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Night Night, Curiosity (Hardcover)
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While Mom works the night shift at NASA, Dad helps an intrepid girl get ready for sleep as she imagines she's exploring Mars.
In this rhyming bedtime book, a girl whose mother works at NASA imagines that she's exploring Mars with the Curiosity rover as she gets ready for bed. She describes taking off, observing Mars, communicating with mission control, and operating the rover. Young space explorers everywhere will want to head for Mars, too!
About the Author
Brianna Caplan Sayres is a former elementary school teacher who has written several books for children including the Where Do series, including Where Do Diggers Sleep at Night? and Where Do Steam Trains Sleep at Night? She and her husband have two sons.
Ryan O'Rourke has a talent for drawing machinery for young children. He has illustrated picture books about trains (Alphabet Trains), trucks (Alphabet Trucks), boats (Alphabet Boats), skyscrapers (Up! Up! Up! Skyscraper), and spacecraft (Eight Days Gone), as well as many other topics. He is both author and illustrator of Bella Lost and Found and Bella Up, Up, and Away. www.ryanorourke.com
A child with eyes on the skies fits an envisioned trip to Mars into the bedtime routine.
After Mom has gone off to work a night shift at (as a later video call reveals) Mission Control, Dad flies the space-mad young narrator upstairs to wash up, snuggle down, and all the while imagine traveling with the Curiosity rover through space to land on Mars. In his russet-toned illustrations, O’Rourke bucks a common trend in the recent spate of entry-level tributes by not anthropomorphizing the durable rover. Consequently, the episode is animated less by artificial, fanciful elements than by the child’s native interest in space. The child’s astronomical enthusiasm is underscored in the pictures as the scene switches back and forth from Mars to good-night hugs and kisses in a bedroom festooned with space-themed furnishings and decorations. If Sayres’ verses aren’t exactly star quality (“We cuddle with my bedtime book… / We’re racing toward the sand. / Our parachute helps slow us down. / It’s time for us to land”) and the illustrator varies the child’s size from scene to scene, still the premise has a certain glow to it…and both rhymed part and prose afterword shed glimmers of background information about the rover’s mission. Child and parents appear to be White, but there are figures with darker skin in a crowd scene.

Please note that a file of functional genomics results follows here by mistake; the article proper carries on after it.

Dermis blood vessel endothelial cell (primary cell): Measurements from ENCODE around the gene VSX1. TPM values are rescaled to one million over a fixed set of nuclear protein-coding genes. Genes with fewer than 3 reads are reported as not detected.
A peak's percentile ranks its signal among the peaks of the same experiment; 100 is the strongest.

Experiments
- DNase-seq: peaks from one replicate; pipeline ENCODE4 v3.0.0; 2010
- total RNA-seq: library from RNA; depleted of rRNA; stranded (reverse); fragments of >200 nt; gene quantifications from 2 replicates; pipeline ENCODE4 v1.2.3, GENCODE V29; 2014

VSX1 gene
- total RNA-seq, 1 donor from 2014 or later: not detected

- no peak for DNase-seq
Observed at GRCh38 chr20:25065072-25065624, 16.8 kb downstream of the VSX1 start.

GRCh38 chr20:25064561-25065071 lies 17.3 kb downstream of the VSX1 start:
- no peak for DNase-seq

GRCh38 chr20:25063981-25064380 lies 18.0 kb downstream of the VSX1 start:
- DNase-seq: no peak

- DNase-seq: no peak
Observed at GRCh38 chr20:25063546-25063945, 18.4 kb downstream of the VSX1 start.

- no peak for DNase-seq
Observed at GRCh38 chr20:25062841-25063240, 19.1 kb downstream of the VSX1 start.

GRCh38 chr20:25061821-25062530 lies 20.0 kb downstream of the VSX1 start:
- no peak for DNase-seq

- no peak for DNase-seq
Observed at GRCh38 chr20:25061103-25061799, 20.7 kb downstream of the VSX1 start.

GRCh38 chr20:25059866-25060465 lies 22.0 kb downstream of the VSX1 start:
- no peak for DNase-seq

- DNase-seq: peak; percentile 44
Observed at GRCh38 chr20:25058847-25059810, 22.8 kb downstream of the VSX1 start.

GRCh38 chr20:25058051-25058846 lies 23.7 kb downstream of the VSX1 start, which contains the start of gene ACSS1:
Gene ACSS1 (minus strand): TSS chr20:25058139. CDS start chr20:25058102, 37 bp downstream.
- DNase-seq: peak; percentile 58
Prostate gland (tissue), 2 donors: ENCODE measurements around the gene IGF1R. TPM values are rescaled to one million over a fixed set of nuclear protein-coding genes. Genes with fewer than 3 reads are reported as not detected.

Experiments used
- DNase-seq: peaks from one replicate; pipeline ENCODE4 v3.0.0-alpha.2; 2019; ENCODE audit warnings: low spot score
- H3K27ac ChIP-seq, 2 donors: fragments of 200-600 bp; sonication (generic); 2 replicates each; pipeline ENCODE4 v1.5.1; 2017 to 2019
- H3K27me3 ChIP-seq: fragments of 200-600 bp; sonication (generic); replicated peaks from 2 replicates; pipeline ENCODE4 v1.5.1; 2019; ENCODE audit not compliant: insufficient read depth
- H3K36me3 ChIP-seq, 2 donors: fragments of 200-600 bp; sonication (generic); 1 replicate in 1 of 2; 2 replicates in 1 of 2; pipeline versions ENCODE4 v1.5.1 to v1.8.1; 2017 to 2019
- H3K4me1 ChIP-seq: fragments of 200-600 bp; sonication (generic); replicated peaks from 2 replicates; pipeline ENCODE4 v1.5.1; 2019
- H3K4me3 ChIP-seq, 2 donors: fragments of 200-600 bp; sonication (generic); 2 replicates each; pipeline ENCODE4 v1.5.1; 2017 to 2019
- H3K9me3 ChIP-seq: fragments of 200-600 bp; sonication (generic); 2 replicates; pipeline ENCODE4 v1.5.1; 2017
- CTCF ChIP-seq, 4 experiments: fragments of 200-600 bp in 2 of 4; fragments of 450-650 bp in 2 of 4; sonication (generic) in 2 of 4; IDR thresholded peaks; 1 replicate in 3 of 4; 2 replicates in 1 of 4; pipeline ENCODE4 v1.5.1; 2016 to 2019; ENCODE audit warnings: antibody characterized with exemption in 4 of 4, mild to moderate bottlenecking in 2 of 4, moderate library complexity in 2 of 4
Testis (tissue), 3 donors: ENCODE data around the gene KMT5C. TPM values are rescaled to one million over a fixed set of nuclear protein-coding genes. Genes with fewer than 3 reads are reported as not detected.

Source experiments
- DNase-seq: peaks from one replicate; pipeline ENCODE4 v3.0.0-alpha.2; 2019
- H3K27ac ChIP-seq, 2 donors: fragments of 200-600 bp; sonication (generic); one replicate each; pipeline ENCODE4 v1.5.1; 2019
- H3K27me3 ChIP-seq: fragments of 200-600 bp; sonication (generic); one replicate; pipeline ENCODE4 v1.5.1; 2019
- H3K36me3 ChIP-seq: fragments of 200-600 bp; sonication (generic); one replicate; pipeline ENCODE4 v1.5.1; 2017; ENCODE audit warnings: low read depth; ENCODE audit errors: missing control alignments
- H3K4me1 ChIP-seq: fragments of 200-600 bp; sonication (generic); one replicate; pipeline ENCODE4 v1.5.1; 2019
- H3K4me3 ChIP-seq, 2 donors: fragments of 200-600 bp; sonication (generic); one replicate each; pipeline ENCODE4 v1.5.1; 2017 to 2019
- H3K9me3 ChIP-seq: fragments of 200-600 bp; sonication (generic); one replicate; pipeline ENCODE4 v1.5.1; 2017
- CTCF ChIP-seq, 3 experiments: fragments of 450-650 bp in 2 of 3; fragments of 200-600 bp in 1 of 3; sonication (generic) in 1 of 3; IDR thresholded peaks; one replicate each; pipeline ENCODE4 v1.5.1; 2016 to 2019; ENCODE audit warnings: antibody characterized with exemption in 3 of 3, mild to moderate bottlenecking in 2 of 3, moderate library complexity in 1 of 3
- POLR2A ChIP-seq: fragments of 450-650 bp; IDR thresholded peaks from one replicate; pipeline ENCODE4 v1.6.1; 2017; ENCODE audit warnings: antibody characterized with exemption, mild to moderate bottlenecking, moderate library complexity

It’s nice to see a vivid imagination at work even though this plods where it should soar.
After her mother leaves for work as a NASA engineer, a young girl is readied for bedtime by her father. As they go through their nightly ritual of playtime, bath time, and story time, the young girl imagines herself on a space mission that mimics the one of the real-life Curiosity rover, which landed on Mars in 2012. This story is told through a series of quatrains in which the second and fourth lines rhyme. For the most part, the text chugs along nicely with a clear, if imperfect rhythm. However, a few awkward lines in the middle trip up the tongue and halt the gentle motion that propels the rest of the story. A wide range of color palettes is employed, from the soft sky blues and yellows of daytime, to the oranges and reds of a dusty Mars, to the dark purples and midnight blues of night here on Earth. Illustrations pair well with the text. For instance, when the girl is carried by her father up the stairs, she imagines being on a rocket soaring through the vast darkness of outer space. Smart use of white space shows us how the father’s care and stories give his little girl’s imagination room to grow. The title itself has a double meaning: It is the name of the real-life Mars rover the young girl imagines, and also the quality our young protagonist exhibits that will allow her to grow into a NASA engineer like her mother. Seeing a young girl foregrounded in a story about STEM is always inspiring; however, all of the approximately 20 people are light-skinned. VERDICT Despite this 21st-century space story’s lack of diversity, it is still a touching celebration of curiosity.
—School Library Journal